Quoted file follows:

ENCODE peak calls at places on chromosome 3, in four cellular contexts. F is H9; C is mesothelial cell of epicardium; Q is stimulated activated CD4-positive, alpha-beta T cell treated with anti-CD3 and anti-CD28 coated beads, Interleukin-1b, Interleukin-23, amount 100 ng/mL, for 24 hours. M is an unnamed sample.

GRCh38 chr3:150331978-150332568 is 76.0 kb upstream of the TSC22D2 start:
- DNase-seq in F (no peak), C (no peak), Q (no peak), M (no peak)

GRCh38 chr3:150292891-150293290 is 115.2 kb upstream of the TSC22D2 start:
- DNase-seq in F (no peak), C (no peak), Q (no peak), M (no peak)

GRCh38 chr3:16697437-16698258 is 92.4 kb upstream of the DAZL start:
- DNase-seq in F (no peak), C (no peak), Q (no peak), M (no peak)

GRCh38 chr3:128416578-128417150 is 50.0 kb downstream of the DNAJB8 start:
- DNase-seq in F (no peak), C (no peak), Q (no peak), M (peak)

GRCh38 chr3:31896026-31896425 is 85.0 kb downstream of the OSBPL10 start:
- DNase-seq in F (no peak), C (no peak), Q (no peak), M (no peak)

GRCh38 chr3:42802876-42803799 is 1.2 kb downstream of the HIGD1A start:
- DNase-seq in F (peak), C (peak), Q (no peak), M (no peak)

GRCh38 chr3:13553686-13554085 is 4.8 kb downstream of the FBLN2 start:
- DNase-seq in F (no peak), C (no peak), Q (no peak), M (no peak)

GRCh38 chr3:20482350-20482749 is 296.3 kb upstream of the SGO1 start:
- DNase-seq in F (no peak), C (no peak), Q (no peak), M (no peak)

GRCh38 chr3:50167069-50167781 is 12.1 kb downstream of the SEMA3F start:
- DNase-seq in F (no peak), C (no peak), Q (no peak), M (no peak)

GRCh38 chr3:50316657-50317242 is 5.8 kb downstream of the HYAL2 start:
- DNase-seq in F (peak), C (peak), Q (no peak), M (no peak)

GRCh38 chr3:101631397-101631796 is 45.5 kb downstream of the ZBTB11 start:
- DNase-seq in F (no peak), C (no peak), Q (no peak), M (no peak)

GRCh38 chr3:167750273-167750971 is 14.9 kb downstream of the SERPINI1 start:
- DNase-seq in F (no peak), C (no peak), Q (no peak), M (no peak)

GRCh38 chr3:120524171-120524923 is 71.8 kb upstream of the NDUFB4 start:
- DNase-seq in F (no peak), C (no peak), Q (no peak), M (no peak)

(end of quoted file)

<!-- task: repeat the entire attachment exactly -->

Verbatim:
ENCODE peak calls at places on chromosome 3, in four cellular contexts. F is H9; C is mesothelial cell of epicardium; Q is stimulated activated CD4-positive, alpha-beta T cell treated with anti-CD3 and anti-CD28 coated beads, Interleukin-1b, Interleukin-23, amount 100 ng/mL, for 24 hours. M is an unnamed sample.

GRCh38 chr3:150331978-150332568 is 76.0 kb upstream of the TSC22D2 start:
- DNase-seq in F (no peak), C (no peak), Q (no peak), M (no peak)

GRCh38 chr3:150292891-150293290 is 115.2 kb upstream of the TSC22D2 start:
- DNase-seq in F (no peak), C (no peak), Q (no peak), M (no peak)

GRCh38 chr3:16697437-16698258 is 92.4 kb upstream of the DAZL start:
- DNase-seq in F (no peak), C (no peak), Q (no peak), M (no peak)

GRCh38 chr3:128416578-128417150 is 50.0 kb downstream of the DNAJB8 start:
- DNase-seq in F (no peak), C (no peak), Q (no peak), M (peak)

GRCh38 chr3:31896026-31896425 is 85.0 kb downstream of the OSBPL10 start:
- DNase-seq in F (no peak), C (no peak), Q (no peak), M (no peak)

GRCh38 chr3:42802876-42803799 is 1.2 kb downstream of the HIGD1A start:
- DNase-seq in F (peak), C (peak), Q (no peak), M (no peak)

GRCh38 chr3:13553686-13554085 is 4.8 kb downstream of the FBLN2 start:
- DNase-seq in F (no peak), C (no peak), Q (no peak), M (no peak)

GRCh38 chr3:20482350-20482749 is 296.3 kb upstream of the SGO1 start:
- DNase-seq in F (no peak), C (no peak), Q (no peak), M (no peak)

GRCh38 chr3:50167069-50167781 is 12.1 kb downstream of the SEMA3F start:
- DNase-seq in F (no peak), C (no peak), Q (no peak), M (no peak)

GRCh38 chr3:50316657-50317242 is 5.8 kb downstream of the HYAL2 start:
- DNase-seq in F (peak), C (peak), Q (no peak), M (no peak)

GRCh38 chr3:101631397-101631796 is 45.5 kb downstream of the ZBTB11 start:
- DNase-seq in F (no peak), C (no peak), Q (no peak), M (no peak)

GRCh38 chr3:167750273-167750971 is 14.9 kb downstream of the SERPINI1 start:
- DNase-seq in F (no peak), C (no peak), Q (no peak), M (no peak)

GRCh38 chr3:120524171-120524923 is 71.8 kb upstream of the NDUFB4 start:
- DNase-seq in F (no peak), C (no peak), Q (no peak), M (no peak)